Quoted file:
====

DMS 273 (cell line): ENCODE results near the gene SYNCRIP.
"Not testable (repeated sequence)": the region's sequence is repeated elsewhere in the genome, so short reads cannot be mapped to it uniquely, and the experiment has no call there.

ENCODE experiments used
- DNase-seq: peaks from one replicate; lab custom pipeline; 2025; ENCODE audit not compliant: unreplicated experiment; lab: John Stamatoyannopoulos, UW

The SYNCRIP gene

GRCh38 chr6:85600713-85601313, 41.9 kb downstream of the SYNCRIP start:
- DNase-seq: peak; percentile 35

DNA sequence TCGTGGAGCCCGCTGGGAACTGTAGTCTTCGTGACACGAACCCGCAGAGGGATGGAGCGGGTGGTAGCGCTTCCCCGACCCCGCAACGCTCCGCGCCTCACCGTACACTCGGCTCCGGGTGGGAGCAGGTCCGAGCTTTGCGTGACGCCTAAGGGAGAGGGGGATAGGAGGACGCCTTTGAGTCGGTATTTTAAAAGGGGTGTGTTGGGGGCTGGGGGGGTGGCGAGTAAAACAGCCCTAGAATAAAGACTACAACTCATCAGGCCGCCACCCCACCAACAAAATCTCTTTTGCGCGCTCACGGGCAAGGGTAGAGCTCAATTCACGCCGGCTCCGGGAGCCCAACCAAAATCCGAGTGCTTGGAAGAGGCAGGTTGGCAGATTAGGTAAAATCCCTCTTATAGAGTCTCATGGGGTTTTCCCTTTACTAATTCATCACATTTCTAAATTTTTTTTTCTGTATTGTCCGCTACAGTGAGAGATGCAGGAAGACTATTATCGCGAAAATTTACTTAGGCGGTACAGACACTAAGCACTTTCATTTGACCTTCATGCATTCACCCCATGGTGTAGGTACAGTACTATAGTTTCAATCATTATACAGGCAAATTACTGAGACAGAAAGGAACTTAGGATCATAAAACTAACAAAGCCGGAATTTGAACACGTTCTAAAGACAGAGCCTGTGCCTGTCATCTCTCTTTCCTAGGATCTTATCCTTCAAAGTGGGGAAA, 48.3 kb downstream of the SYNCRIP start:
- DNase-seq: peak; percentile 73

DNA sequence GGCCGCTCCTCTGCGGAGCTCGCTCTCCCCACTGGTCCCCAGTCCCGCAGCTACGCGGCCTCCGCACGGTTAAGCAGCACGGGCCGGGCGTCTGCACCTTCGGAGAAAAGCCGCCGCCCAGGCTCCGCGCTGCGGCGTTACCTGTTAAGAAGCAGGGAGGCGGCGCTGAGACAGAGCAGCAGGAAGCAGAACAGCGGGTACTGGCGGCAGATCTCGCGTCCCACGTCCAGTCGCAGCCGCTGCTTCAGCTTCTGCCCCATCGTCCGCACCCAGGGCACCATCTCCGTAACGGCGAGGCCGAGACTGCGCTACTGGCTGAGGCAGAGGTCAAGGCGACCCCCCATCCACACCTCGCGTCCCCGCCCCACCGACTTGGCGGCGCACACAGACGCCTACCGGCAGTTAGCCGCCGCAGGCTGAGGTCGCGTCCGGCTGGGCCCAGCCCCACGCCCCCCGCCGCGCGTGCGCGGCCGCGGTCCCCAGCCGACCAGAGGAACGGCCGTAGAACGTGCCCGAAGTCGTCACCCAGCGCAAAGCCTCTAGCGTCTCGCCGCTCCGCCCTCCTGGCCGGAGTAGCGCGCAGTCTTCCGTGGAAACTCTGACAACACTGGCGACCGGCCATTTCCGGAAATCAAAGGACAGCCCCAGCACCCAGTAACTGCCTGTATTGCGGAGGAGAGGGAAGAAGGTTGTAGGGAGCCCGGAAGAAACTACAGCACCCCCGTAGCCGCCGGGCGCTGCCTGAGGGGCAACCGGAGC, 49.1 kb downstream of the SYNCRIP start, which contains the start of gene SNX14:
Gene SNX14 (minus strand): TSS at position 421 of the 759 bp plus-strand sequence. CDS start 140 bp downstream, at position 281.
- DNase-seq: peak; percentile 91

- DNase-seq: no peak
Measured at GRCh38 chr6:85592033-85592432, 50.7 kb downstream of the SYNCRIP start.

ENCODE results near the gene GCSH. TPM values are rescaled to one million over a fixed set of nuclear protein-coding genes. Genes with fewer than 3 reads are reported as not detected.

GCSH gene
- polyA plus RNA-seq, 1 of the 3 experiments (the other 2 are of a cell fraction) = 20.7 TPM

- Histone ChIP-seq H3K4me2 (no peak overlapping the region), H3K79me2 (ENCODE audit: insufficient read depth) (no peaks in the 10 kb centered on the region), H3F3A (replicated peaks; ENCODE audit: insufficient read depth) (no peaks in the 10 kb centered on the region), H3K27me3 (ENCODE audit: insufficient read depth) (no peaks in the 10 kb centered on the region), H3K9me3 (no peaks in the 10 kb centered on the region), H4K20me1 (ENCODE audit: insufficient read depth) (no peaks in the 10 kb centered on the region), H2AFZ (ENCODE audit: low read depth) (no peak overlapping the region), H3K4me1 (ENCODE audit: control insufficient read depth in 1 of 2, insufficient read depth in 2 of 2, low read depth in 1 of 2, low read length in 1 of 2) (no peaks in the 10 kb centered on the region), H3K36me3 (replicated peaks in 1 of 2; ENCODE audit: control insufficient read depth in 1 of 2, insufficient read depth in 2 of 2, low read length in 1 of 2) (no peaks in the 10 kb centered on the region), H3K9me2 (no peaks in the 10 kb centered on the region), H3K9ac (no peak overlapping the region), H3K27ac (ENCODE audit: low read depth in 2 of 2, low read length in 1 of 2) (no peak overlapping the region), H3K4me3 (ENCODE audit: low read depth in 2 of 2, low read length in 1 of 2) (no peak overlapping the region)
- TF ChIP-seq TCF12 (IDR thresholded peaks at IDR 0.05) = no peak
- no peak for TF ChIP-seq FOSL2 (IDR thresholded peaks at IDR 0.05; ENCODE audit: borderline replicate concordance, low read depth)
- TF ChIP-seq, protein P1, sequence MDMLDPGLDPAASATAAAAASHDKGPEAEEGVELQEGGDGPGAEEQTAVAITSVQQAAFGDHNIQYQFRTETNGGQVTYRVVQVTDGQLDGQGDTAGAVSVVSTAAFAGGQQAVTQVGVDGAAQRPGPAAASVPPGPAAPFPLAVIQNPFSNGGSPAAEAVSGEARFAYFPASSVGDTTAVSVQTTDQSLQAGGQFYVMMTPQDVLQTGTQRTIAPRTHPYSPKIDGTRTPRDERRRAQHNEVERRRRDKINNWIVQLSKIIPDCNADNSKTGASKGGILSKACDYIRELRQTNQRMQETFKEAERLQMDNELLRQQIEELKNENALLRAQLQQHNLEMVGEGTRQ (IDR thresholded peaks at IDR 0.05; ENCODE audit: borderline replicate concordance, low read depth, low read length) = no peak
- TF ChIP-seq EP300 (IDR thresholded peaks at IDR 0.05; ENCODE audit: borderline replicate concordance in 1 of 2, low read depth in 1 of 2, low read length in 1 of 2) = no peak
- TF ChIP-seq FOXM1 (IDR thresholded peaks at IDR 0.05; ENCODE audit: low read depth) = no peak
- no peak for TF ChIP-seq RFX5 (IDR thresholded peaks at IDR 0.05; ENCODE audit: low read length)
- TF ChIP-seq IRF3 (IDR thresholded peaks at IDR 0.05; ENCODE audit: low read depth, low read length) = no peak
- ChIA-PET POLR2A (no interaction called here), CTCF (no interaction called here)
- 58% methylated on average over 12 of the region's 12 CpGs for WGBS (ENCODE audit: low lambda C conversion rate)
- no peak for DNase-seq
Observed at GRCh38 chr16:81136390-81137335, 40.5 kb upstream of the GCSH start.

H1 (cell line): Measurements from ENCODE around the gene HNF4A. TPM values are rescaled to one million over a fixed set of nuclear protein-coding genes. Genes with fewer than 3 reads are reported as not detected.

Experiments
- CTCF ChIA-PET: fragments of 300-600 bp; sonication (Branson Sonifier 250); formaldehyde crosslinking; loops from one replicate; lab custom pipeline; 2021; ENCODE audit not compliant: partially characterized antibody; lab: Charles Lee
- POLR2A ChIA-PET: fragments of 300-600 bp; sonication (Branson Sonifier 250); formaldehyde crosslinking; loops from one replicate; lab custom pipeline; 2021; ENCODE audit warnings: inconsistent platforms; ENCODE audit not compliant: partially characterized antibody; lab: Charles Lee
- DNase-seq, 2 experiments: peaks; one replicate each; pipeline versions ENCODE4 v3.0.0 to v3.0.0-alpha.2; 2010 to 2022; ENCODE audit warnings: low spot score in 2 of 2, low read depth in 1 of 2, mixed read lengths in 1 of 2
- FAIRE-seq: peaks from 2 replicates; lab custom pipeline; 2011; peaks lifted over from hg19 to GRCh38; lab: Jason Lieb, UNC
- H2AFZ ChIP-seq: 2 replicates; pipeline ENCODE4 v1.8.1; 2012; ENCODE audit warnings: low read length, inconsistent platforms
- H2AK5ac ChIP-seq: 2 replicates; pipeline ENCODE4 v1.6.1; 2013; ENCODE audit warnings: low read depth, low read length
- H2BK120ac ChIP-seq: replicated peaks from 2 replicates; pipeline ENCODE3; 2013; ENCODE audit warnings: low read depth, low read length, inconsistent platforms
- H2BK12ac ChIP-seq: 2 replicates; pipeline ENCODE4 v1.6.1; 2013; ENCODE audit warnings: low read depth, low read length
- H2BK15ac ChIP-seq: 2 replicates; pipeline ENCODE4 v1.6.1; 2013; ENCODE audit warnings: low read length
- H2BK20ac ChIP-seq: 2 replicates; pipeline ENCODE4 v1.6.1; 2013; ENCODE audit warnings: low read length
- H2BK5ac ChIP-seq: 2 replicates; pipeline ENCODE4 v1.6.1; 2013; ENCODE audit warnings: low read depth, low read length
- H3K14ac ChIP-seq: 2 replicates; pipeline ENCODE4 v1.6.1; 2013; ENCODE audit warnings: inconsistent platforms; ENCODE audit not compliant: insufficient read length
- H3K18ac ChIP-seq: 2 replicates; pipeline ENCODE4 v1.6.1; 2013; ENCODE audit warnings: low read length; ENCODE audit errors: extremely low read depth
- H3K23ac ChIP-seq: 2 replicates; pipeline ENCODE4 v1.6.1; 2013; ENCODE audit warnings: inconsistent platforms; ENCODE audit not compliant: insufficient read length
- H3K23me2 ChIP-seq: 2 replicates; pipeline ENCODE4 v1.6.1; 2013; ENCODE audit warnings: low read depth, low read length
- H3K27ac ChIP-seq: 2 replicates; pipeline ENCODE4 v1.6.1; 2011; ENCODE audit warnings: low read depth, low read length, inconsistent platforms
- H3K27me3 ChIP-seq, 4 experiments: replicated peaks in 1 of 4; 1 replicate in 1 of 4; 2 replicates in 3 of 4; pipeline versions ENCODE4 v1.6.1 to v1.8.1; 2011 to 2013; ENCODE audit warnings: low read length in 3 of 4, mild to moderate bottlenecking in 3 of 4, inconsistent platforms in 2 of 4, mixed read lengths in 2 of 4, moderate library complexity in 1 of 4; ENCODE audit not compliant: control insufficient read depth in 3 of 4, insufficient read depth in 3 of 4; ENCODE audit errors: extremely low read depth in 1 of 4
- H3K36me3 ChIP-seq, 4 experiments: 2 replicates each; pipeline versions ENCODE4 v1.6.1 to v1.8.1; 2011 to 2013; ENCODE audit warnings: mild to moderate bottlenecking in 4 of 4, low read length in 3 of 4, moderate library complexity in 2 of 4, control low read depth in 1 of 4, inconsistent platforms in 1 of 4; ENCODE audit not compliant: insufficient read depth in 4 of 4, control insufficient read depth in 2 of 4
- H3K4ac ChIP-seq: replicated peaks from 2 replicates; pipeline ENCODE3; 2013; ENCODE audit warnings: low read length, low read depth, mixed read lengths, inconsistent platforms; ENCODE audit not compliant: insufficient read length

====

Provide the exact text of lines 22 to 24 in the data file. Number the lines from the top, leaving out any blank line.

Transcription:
- TF ChIP-seq EP300 (IDR thresholded peaks at IDR 0.05; ENCODE audit: borderline replicate concordance in 1 of 2, low read depth in 1 of 2, low read length in 1 of 2) = no peak
- TF ChIP-seq FOXM1 (IDR thresholded peaks at IDR 0.05; ENCODE audit: low read depth) = no peak
- no peak for TF ChIP-seq RFX5 (IDR thresholded peaks at IDR 0.05; ENCODE audit: low read length)